The Impact of Noise on Hearing Loss

The Impact of Noise on Hearing Loss

In Hearing Health, Hearing Loss, News, Noise, Research by Roselynn Gamboa Young, Au.D., CCC-A

Roselynn Gamboa Young, Au.D., CCC-A

It’s common knowledge that loud noises are bad for your hearing - and that the world around us is growing louder. Understanding how noise-related hearing loss works is fundamental to protecting yourself and your hearing from harm.

How Noise Related Hearing Loss Works

Your hearing relies on tiny sensory mechanisms inside the inner ear to detect changes to pick up the vibration of sound waves and convert that vibration into an electric signal that the brain then interprets. These sensory nerves are called “hair cells” and we are born with the only hair cells we’ll ever have. The hair cells can’t repair themselves if they are damaged. Bad circulation and infection can damage a hair cell so that it cannot function. More often noise is the damaging factor. Very loud noises stimulate the hair cell beyond its capacity for functioning. This can impart critical damage on the cell, which it cannot recover from.

Throughout our lifetime, if we don’t care for our hearing, we gradually begin to lose more and more of it from exposure to loud sounds. The louder the sound, the shorter amount of time it takes to do serious damage to our hearing.

Noise Thresholds

Industries are regulated to protect their employees from hearing loss. The most common threshold is 85 decibels - a noise level that causes permanent hearing damage after 8 hours of exposure. This noise level is similar to the average sound of a factory floor. Louder noises become dangerous at exponentially shorter amounts of time. At 95 dB hearing damage occurs after only an hour and at 105 dB in under 15 minutes. Sounds that are above 120 dB such as fireworks and gunshots cause immediate hearing damage and physical pain in the ear.

Exposure times for these intense noise levels are based on having an intermittent period of quiet rest for your hearing between loud sounds. However, in today’s busy world, people move from one noisy scenario to the next. An important sound threshold being looked at now is 75 dB, about the sound of moderate highway traffic, which is considered safe for a 24-hour exposure. While this may seem like 75 dB is safe for constant exposure, even sound at this level can cause permanent damage if rests from noise are not taken.

New Navy Research

Being in the military is one of the toughest jobs out there. Military personnel deal with life threatening situations and intense training. Along the way is a lot of dangerously loud noise. In the field, loud noise may seem like the least of a soldier’s problems, but hearing loss is now the most common health issue among veterans.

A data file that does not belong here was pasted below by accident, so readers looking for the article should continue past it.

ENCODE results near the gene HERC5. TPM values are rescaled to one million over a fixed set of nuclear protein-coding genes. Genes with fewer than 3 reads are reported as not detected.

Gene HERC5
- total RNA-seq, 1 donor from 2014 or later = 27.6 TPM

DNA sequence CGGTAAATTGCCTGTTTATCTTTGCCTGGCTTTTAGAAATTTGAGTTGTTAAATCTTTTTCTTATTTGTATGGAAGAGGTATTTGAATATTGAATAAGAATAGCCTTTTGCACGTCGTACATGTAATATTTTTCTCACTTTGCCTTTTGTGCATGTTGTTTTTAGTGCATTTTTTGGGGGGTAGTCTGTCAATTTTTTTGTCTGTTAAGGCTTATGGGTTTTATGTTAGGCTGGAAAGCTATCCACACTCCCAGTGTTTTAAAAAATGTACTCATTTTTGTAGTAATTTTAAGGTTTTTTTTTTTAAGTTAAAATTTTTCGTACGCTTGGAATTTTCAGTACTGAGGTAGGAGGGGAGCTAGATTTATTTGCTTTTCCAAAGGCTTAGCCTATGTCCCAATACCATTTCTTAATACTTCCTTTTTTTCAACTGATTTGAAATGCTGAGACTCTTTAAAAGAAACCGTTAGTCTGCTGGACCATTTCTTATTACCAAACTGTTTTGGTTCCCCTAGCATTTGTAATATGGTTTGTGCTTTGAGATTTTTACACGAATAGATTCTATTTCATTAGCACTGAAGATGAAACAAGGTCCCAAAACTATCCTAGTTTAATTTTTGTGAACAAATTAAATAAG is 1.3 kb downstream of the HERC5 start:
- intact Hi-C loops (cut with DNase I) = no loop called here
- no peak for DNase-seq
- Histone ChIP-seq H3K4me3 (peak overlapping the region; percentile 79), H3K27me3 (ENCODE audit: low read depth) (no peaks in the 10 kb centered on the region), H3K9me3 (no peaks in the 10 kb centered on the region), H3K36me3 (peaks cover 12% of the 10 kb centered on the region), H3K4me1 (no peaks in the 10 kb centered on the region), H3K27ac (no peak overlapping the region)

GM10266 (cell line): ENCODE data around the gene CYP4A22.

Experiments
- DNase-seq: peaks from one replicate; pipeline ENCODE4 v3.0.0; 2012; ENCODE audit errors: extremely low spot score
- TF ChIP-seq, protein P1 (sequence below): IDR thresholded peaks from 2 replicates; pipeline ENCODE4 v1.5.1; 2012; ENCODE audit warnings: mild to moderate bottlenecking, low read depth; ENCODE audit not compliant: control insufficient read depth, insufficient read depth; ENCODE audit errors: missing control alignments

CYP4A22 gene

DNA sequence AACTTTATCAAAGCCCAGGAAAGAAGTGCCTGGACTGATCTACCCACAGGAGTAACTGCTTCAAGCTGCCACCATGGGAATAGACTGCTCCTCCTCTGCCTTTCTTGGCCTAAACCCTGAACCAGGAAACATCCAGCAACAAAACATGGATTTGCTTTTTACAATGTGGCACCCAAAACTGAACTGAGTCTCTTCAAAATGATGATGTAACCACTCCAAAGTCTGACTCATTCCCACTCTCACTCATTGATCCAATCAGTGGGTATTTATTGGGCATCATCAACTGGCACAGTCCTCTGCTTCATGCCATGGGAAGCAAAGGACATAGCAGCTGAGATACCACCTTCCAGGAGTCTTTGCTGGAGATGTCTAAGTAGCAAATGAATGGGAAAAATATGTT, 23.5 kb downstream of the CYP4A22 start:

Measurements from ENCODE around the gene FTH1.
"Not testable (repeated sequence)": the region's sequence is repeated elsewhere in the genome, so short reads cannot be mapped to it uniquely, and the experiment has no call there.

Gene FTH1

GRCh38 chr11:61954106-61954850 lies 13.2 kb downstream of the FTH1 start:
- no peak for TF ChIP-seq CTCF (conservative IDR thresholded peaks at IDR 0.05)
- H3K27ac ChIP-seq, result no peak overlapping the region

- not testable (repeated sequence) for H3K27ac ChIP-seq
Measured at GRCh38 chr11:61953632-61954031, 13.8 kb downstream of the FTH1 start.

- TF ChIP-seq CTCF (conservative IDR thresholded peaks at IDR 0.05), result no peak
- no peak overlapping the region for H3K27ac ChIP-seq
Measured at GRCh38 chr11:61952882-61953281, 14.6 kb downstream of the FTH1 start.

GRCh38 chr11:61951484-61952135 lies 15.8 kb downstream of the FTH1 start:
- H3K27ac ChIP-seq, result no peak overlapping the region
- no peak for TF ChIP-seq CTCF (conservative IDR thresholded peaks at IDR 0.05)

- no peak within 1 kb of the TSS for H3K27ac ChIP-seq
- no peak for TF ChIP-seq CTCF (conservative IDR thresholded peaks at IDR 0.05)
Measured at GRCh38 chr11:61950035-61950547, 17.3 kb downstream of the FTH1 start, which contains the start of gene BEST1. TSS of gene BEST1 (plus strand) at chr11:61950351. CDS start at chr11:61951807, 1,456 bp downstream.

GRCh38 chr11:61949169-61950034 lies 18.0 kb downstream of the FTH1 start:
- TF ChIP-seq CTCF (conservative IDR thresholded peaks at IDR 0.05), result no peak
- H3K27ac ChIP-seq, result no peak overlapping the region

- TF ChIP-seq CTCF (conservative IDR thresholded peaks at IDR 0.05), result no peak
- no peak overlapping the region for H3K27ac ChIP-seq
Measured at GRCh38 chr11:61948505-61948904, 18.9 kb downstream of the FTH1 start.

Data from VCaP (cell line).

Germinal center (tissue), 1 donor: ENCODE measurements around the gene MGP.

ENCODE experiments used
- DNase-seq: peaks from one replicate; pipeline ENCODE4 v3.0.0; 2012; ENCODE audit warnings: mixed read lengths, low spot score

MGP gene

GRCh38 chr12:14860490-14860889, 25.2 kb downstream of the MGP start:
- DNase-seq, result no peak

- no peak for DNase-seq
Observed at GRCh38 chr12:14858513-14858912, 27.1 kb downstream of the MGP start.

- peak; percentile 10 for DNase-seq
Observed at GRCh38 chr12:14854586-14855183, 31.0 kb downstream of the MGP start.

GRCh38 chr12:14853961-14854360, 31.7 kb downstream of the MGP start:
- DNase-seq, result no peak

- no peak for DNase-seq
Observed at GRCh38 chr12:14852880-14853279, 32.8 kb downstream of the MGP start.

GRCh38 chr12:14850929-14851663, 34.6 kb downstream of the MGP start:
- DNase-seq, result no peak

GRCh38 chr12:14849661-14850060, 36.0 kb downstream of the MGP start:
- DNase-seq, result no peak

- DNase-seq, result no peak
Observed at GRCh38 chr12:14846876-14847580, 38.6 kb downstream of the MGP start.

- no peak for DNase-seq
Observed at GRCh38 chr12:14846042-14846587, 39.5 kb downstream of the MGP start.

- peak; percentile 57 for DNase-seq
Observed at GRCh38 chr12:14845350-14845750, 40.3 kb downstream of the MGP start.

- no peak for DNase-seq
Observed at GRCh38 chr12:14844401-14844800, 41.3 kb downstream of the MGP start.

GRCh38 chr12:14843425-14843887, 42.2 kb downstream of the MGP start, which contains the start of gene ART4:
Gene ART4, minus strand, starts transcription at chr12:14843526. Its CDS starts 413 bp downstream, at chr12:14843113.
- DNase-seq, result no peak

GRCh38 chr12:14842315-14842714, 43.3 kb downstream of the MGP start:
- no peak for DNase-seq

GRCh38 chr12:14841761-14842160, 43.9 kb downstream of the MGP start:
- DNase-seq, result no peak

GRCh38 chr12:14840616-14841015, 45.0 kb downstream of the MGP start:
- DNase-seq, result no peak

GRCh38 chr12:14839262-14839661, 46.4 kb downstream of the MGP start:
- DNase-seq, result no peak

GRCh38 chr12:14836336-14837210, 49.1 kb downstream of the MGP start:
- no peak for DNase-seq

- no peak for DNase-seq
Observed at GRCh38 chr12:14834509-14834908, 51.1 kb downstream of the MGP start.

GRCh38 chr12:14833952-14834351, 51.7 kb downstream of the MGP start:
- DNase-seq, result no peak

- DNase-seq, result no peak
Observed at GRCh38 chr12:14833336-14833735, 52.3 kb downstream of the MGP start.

As the military looks to address this growing issue, new research is developing into the way hearing needs to be rested between noise exposures. Recently the U.S. Navy began an investigation into the impact of general noise exposure on the hair cell’s ability to recover from loud noise exposures.

Preliminary investigations point towards the ear’s need for quiet between exposure to dangerously loud noises. Unfortunately, many in the Navy find themselves trying to sleep and relax in off hours surrounded by engine drone, jet noise or other elevated background noises. Researchers think that these background noises do not allow our hearing to truly rest and may make hearing more vulnerable to permanent hearing damage when re-exposed to hazardous noise.

Making Quiet Time

In today’s busy world, it is important to remember that your hearing needs true rest from the work it does. If you end your workday by cranking the music during your commute home or trying to listen to headphones on a packed train, you may be over-exposing yourself to noise.

When you have been around very loud sounds for a prolonged period, it is important to find the space to give your hearing a break. Otherwise, slipping from one noisy situation to the next may be placing unnecessary stress on your auditory system.

It’s important to know that changes to the way you hear are serious health issues. They can indicate hearing loss and damage and should be looked at by a hearing specialist. How do you know where to go for hearing health? We make it easy at Roseville Diagnostic Hearing Center. Our expert team knows hearing inside and out and we love helping you find the perfect solution for your hearing issue. Want more info? Contact us today!